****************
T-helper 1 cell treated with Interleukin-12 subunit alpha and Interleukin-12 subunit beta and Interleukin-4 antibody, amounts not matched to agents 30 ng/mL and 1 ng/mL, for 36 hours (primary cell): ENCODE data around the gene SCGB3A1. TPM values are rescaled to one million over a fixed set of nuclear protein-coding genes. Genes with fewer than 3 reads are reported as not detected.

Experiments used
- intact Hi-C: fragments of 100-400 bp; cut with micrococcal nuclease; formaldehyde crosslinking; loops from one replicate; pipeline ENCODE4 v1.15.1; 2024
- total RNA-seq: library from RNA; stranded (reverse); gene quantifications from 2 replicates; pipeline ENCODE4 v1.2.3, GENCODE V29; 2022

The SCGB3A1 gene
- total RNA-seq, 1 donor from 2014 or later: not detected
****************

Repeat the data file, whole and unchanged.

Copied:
T-helper 1 cell treated with Interleukin-12 subunit alpha and Interleukin-12 subunit beta and Interleukin-4 antibody, amounts not matched to agents 30 ng/mL and 1 ng/mL, for 36 hours (primary cell): ENCODE data around the gene SCGB3A1. TPM values are rescaled to one million over a fixed set of nuclear protein-coding genes. Genes with fewer than 3 reads are reported as not detected.

Experiments used
- intact Hi-C: fragments of 100-400 bp; cut with micrococcal nuclease; formaldehyde crosslinking; loops from one replicate; pipeline ENCODE4 v1.15.1; 2024
- total RNA-seq: library from RNA; stranded (reverse); gene quantifications from 2 replicates; pipeline ENCODE4 v1.2.3, GENCODE V29; 2022

The SCGB3A1 gene
- total RNA-seq, 1 donor from 2014 or later: not detected